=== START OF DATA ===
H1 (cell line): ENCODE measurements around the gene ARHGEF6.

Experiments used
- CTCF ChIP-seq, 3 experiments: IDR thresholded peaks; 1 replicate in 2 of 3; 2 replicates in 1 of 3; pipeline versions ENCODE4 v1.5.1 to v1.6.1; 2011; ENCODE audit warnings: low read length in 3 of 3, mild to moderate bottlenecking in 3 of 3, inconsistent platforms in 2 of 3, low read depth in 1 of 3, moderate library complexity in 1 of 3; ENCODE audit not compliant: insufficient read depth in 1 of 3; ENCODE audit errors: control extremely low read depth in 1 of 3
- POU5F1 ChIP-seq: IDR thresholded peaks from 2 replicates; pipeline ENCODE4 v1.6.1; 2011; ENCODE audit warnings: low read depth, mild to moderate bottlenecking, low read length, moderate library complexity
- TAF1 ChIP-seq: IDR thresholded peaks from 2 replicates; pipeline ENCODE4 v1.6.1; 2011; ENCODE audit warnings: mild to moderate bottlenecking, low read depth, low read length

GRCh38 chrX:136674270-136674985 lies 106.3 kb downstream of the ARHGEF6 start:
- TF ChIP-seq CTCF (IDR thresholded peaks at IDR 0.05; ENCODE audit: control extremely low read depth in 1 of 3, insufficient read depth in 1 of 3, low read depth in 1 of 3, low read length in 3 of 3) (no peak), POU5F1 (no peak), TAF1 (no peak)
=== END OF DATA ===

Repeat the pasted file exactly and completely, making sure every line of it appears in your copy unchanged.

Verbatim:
H1 (cell line): ENCODE measurements around the gene ARHGEF6.

Experiments used
- CTCF ChIP-seq, 3 experiments: IDR thresholded peaks; 1 replicate in 2 of 3; 2 replicates in 1 of 3; pipeline versions ENCODE4 v1.5.1 to v1.6.1; 2011; ENCODE audit warnings: low read length in 3 of 3, mild to moderate bottlenecking in 3 of 3, inconsistent platforms in 2 of 3, low read depth in 1 of 3, moderate library complexity in 1 of 3; ENCODE audit not compliant: insufficient read depth in 1 of 3; ENCODE audit errors: control extremely low read depth in 1 of 3
- POU5F1 ChIP-seq: IDR thresholded peaks from 2 replicates; pipeline ENCODE4 v1.6.1; 2011; ENCODE audit warnings: low read depth, mild to moderate bottlenecking, low read length, moderate library complexity
- TAF1 ChIP-seq: IDR thresholded peaks from 2 replicates; pipeline ENCODE4 v1.6.1; 2011; ENCODE audit warnings: mild to moderate bottlenecking, low read depth, low read length

GRCh38 chrX:136674270-136674985 lies 106.3 kb downstream of the ARHGEF6 start:
- TF ChIP-seq CTCF (IDR thresholded peaks at IDR 0.05; ENCODE audit: control extremely low read depth in 1 of 3, insufficient read depth in 1 of 3, low read depth in 1 of 3, low read length in 3 of 3) (no peak), POU5F1 (no peak), TAF1 (no peak)